Web: www.clearviewconnects.com (Type in 'Alpine Canada Alpin' for organization)
Other ACA Reporting: Whistleblower
Alpine Canada Alpin Whistleblower Form (PDF) or
ClearView Connects @
Tel: 1-888-882-8713 (CAN / US)
Web: www.clearviewconnects.com (Type in 'Alpine Canada Alpin' for organization)
Affiliation with ACA brings many privileges and benefits. As such, ACA Participants are expected to conduct themselves in all matters involving or impacting the ACA, and where they may be seen to be representing the ACA, in a manner that is fully consistent with the highest standards of behaviour upon which the ACA’s reputation rests. At all times, ACA Participants’ behaviour must reflect and not compromise the trust of the ACA’s stakeholders and Canadians.
Your complaint is under the jurisdiction of the Office of the Sport Integrity Commissioner (OSIC) and is subject to all of the processes and procedures of OSIC, including decisions, sanctioning and appeals. All decisions can be appealed through the OSIC Safeguarding Tribunal.
ACA Code of Conduct or other policy violations:
Participants disciplined for Major or Minor Infractions are permitted to submit an Appeal to the SDRCC.
For more information, please access ACA’s Appeal Policy,
SAFEGUARDING SUPPORT SERVICES
Alpine Canada is committed to ensuring that all Participants can enjoy the sport in a safe and inclusive environment that is free of maltreatment. Our goal is to support and enhance the physical, psychological, emotional, and social well-being of all individuals in the skiing community. If you require any assistance or support, please refer to the following safeguarding support resources for more information.
Alpine Canada Alpin
Manager of Culture, Safety & Risk, Steve Harris – email@example.com
Canadian Sport Helpline: 1-888-83SPORT (1-888-837-7678) or Abuse Free Sport.
Crisis Services Canada
Canada Suicide Prevention Service: 1-833-456-4566 (24/7) or text 45645 (4 pm to 12 am ET)
Kids Help Phone: 1-800-668-6868 (toll-free) or text CONNECT to 686868 for Participants up to age 20 years
Hope for Wellness Help Line: 1-855-242-3310 (toll-free) or connect online at Hope for Wellness Chat
Trans Lifeline: 1-877-330-6366 (all ages)
Provincial & Territorial Crisis Lines
Alberta Crisis Line: 403-266-4357 (all ages)
British Columbia Crisis Line: 1-800-SUICIDE (all ages)
Manitoba Crisis Line: 1-877-435-7170 (all ages)
New Brunswick Crisis Line: 1-800-667-5005 (all ages)
Newfoundland and Labrador Crisis Line: 1-888-737-4668 (all ages)
Nova Scotia Crisis Line: 1-888-429-8167 (all ages)
Ontario Crisis Line: 1-866-531-2600 (all ages)
Prince Edward Island Crisis Line: 1-800-218-2885 (all ages)
Quebec National Crisis Line: 1-866-277-3553 (all ages)
Saskatchewan Crisis Line: 1-306-525-5333 (all ages)
Yukon Crisis Line: 1-844-533-3030 (all ages), 7 pm-12 am (PST)
CANADIAN SAFEGUARDING RESOURCES
Canadian Sport promises to contribute to the physical, psychological, social, and spiritual health of individuals of varying abilities, backgrounds, and interests and contributes to societal engagement and pride. Only when sport environments are safe and inclusive can these values be realized. Individuals should have the reasonable expectation when they participate in sport in Canada that it will be in an environment that is accessible, inclusive, respects their personal goals, and is free from all forms of Maltreatment.
Please refer to the resources below to learn more about Canada’s efforts towards advancing safe sport.
Concussion Management and Prevention
Despite recent increased attention focusing on concussions, there is a continued need to improve concussion education and awareness. Optimizing the prevention and management of concussion depends highly on annual education of all sport stakeholders (athletes, parents, coaches, officials, teachers, trainers, and licensed healthcare professionals) on evidence-informed approaches that can prevent concussion and more serious forms of head injury and help identify and manage an athlete with a suspected concussion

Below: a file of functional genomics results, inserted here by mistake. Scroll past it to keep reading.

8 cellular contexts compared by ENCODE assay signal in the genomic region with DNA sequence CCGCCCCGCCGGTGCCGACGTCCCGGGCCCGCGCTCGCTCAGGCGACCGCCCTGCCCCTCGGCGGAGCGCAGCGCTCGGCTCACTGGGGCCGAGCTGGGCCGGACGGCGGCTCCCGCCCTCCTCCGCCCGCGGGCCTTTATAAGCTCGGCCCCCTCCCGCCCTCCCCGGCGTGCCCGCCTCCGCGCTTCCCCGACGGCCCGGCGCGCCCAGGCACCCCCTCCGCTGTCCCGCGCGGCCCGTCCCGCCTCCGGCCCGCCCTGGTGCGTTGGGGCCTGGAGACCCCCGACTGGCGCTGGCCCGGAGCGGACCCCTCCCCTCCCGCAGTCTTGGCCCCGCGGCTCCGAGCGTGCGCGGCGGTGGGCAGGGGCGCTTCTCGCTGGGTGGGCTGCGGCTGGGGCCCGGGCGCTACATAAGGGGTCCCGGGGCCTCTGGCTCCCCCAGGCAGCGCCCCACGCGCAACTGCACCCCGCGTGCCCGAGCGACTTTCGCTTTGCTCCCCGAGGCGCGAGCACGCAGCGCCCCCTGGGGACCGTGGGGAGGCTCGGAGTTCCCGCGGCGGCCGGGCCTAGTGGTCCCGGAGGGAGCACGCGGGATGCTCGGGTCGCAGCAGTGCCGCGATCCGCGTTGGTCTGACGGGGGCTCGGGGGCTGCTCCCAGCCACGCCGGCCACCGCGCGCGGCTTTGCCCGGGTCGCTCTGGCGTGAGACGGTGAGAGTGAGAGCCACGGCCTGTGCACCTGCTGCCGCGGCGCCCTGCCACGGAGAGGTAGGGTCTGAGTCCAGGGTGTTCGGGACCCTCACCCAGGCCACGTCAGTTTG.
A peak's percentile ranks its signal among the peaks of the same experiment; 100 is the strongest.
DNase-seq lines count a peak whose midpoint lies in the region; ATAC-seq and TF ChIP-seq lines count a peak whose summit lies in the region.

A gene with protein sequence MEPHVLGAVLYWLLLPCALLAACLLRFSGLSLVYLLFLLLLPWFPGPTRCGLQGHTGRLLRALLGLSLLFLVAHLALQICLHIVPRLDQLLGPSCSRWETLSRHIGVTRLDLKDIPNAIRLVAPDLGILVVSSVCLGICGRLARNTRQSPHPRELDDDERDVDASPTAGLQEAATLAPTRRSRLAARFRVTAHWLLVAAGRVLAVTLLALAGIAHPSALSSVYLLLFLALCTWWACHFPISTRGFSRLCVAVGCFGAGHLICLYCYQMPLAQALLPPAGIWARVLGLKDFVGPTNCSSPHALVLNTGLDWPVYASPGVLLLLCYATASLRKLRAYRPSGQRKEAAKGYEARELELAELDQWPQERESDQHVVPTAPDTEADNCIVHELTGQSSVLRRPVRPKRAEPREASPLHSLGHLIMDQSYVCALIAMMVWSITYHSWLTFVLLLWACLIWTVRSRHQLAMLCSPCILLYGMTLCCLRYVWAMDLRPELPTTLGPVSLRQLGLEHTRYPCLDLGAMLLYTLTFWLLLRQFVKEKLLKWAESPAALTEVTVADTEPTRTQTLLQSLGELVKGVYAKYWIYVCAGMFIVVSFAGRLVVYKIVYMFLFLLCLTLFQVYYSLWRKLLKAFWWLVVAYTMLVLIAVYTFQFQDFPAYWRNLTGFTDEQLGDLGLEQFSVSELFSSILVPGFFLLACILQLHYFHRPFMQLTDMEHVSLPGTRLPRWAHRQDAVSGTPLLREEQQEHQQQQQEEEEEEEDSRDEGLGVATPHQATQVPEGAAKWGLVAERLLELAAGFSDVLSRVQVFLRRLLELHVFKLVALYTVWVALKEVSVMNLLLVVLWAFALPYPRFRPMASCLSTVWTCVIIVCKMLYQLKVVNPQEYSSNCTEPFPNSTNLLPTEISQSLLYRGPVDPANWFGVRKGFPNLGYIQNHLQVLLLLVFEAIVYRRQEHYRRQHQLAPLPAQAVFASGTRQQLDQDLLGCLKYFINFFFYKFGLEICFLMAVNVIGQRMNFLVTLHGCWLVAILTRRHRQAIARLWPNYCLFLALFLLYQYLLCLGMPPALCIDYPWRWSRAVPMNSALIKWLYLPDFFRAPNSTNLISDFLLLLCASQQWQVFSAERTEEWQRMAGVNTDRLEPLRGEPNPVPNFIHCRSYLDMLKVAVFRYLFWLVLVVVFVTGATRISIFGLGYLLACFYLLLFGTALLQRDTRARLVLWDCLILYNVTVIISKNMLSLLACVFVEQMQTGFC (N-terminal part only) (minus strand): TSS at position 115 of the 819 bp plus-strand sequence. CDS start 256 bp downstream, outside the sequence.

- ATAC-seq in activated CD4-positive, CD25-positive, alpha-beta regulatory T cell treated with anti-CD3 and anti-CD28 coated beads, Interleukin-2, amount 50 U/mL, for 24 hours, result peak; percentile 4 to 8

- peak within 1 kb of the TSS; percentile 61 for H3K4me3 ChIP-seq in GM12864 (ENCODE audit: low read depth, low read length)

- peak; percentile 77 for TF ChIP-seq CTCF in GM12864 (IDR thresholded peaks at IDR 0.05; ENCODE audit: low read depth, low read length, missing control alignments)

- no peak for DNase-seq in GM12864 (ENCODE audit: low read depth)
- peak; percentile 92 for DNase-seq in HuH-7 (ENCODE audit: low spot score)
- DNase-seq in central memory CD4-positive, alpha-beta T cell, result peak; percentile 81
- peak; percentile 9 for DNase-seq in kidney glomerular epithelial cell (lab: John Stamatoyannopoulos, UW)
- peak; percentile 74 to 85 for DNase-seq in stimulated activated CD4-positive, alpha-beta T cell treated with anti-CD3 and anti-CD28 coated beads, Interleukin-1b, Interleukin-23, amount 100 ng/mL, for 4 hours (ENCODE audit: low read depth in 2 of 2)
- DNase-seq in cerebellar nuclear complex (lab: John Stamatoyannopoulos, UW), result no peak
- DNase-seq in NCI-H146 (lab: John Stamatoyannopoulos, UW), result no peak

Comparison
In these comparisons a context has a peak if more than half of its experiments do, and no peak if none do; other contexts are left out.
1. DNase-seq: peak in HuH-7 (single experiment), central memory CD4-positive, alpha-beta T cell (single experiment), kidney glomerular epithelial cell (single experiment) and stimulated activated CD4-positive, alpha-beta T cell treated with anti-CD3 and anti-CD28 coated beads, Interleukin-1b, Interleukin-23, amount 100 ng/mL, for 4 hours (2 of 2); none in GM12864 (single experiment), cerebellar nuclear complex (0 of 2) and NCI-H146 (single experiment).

Education is an essential component to shift the culture of sport towards one that is safe, accessible, inclusive, and free from maltreatment. Several sport and health organizations across Canada have prepared courses to enhance our knowledge of how to safeguard everyone in sport.
Maltreatment Awareness and Prevention
Concussion Awareness and Prevention
Equity, Diversity, and Inclusion
HUMAN RIGHTS IN SPORT
Sport is one of the best ambassadors to promote human rights and the inclusion of all. Through sport, people learn values that cross-gender, physical ability, creed, sexuality, nationality, age, and economic status. Every individual has the right to participate in accessible, inclusive, and safe sport. It is, therefore, the collective responsibility of every individual affiliated with ACA to ensure these rights are upheld and respected at all times. The governance and delivery of safe sport should at all times be based on national and international human rights instruments, principles, and standards. As such, the ACA acknowledges and respects the following for each Participant affiliated with the organization:
- Everyone has the right to feel safe and participate in an accessible and inclusive sport or work environment without being subject to maltreatment on the basis of age, ancestry, colour, race, citizenship, ethnic origin, place of origin, language, creed, religion, athletic potential, ability, family status, marital status, gender identity, gender expression, sex, and sexual orientation.
- Everyone has the right to fair and equal gender representation.
- Everyone has the right to the protection of mental and physical health, including a safe competition, work, and training environments, and protection from maltreatment.
- Everyone has the right to be part of a transparent, fair, and clean sporting environment, particularly one that fights against doping and competition manipulation, and provides for transparent judging/refereeing, selection and qualification processes, and appropriate competition schedules, including training schedules at such competitions.
- Everyone has the right to access general information that will enhance one’s ability to make informed decisions in a timely and clear manner.
- Everyone has the right to access education on sports-related matters.
- Everyone has the right to report unethical behaviour without fear of retaliation.
- Everyone has the right to privacy, including the protection of personal information.
- Everyone has the right to freedom of expression.